Himisha Beltran, Alessandro Romanel, Vincenza Conteduca, Nicola Casiraghi, Michael Sigouros, Gian Marco Franceschini, Francesco Orlando, Tarcisio Fedrizzi, Sheng-Yu Ku, Emma Dann, Alicia Alonso, Juan Miguel Mosquera, Andrea Sboner, Jenny Xiang, Olivier Elemento, David M. Nanus, Scott T. Tagawa, Matteo Benelli, Francesca Demichelis
Hematopoietic stem cell (HSC) attrition is considered the key event underlying progressive BM failure (BMF) in Fanconi anemia (FA), the most frequent inherited BMF disorder in humans. However, despite major advances, how the cellular, biochemical, and molecular alterations reported in FA lead to HSC exhaustion remains poorly understood. Here, we demonstrated in human and mouse cells that loss-of-function of FANCA or FANCC, products of 2 genes affecting more than 80% of FA patients worldwide, is associated with constitutive expression of the transcription factor microphthalmia (MiTF) through the cooperative, unscheduled activation of several stress-signaling pathways, including the SMAD2/3, p38 MAPK, NF-κB, and AKT cascades. We validated the unrestrained Mitf expression downstream of p38 in Fanca–/– mice, which display hallmarks of hematopoietic stress, including loss of HSC quiescence, DNA damage accumulation in HSCs, and reduced HSC repopulation capacity. Importantly, we demonstrated that shRNA-mediated downregulation of Mitf expression or inhibition of p38 signaling rescued HSC quiescence and prevented DNA damage accumulation. Our data support the hypothesis that HSC attrition in FA is the consequence of defects in the DNA-damage response combined with chronic activation of otherwise transiently activated signaling pathways, which jointly prevent the recovery of HSC quiescence.
Alessia Oppezzo, Julie Bourseguin, Emilie Renaud, Patrycja Pawlikowska, Filippo Rosselli
Acute graft-versus-host disease (GVHD) can affect the central nervous system (CNS). The role of microglia in CNS-GVHD remains undefined. In agreement with microglia activation, we found that profound morphological changes and MHC-II and CD80 upregulation occurred upon GVHD induction. RNA sequencing–based analysis of purified microglia obtained from mice with CNS-GVHD revealed TNF upregulation. Selective TNF gene deletion in microglia of Cx3cr1creER Tnffl/– mice reduced MHC-II expression and decreased CNS T cell infiltrates and VCAM-1+ endothelial cells. GVHD increased microglia TGF-β–activated kinase-1 (TAK1) activation and NF-κB/p38 MAPK signaling. Selective Tak1 deletion in microglia using Cx3cr1creER Tak1fl/fl– mice resulted in reduced TNF production and microglial MHC-II and improved neurocognitive activity. Pharmacological TAK1 inhibition reduced TNF production and MHC-II expression by microglia, Th1 and Th17 T cell infiltrates, and VCAM-1+ endothelial cells and improved neurocognitive activity, without blocking graft-versus-leukemia effects. Consistent with these findings in mice, we observed increased activation and TNF production of microglia in the CNS of GVHD patients. In summary, we prove a role for microglia in CNS-GVHD, identify the TAK1/TNF/MHC-II axis as a mediator of CNS-GVHD, and provide a TAK1 inhibitor–based approach against GVHD-induced neurotoxicity.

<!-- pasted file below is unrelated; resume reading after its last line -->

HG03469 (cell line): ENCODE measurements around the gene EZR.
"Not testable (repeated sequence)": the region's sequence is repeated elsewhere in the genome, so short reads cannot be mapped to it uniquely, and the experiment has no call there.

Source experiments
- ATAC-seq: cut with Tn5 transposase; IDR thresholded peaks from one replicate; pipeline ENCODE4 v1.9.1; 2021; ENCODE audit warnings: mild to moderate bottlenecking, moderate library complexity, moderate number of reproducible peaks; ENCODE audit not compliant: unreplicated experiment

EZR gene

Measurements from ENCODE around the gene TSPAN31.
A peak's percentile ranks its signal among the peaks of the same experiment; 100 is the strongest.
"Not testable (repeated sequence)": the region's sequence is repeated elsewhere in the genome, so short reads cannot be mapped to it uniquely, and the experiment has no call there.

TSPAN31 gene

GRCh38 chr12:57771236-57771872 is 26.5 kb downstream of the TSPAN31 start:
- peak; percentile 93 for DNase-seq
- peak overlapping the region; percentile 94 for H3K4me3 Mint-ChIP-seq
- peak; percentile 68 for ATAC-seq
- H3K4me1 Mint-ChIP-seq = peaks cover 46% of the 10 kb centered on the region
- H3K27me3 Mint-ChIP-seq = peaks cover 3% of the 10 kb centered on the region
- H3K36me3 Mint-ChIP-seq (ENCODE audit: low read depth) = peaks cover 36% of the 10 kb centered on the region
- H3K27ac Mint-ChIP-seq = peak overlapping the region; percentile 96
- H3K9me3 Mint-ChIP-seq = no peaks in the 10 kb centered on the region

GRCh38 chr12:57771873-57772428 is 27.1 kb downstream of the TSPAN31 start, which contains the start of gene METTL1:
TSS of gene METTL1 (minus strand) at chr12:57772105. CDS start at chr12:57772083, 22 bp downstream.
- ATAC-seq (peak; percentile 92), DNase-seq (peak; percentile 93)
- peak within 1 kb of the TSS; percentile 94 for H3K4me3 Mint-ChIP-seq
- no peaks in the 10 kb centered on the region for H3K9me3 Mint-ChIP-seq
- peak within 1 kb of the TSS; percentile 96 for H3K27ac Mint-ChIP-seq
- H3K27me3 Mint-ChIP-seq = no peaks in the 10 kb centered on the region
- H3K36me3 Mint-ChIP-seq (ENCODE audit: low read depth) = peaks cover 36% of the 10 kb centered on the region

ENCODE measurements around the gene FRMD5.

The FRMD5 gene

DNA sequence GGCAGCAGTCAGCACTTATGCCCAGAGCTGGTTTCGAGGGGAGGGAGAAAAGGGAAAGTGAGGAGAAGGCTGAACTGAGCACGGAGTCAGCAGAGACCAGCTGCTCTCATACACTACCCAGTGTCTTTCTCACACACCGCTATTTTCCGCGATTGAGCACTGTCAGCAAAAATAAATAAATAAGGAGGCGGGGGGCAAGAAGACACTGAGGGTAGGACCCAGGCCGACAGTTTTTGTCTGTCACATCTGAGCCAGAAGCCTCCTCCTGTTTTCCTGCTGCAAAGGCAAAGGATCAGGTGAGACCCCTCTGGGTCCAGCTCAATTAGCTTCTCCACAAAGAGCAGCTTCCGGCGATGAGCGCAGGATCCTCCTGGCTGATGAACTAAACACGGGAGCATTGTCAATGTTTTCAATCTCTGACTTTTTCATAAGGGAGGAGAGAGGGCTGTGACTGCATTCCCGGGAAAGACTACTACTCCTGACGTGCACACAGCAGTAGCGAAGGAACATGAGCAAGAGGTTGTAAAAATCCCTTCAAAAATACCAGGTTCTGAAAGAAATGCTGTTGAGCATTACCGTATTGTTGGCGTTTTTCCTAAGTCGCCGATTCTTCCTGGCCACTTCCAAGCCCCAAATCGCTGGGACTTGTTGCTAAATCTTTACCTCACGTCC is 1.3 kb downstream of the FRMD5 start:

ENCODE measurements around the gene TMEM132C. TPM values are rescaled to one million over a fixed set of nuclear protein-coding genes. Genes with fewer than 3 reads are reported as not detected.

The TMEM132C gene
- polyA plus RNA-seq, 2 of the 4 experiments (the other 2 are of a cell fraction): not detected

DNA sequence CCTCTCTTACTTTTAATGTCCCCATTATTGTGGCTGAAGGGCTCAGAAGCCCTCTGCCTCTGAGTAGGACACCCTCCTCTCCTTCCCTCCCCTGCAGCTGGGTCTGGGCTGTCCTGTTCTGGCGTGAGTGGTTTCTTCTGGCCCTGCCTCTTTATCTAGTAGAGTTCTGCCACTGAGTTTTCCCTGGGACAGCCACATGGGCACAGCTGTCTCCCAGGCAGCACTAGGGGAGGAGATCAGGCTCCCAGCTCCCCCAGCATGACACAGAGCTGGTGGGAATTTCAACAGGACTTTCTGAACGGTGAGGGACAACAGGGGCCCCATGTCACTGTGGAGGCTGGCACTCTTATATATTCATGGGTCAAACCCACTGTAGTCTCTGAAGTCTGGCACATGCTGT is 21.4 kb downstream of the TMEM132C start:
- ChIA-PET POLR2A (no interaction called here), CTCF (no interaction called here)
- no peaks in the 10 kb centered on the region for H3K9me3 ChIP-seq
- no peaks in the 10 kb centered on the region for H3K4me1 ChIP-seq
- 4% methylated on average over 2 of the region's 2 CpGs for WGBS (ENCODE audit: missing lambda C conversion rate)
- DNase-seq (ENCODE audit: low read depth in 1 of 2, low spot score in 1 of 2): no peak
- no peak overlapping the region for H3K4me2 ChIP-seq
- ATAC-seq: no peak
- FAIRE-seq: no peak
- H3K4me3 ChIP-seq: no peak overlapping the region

Nimitha R. Mathew, Janaki M. Vinnakota, Petya Apostolova, Daniel Erny, Shaimaa Hamarsheh, Geoffroy Andrieux, Jung-Seok Kim, Kathrin Hanke, Tobias Goldmann, Louise Chappell-Maor, Nadia El-Khawanky, Gabriele Ihorst, Dominik Schmidt, Justus Duyster, Jürgen Finke, Thomas Blank, Melanie Boerries, Bruce R. Blazar, Steffen Jung, Marco Prinz, Robert Zeiser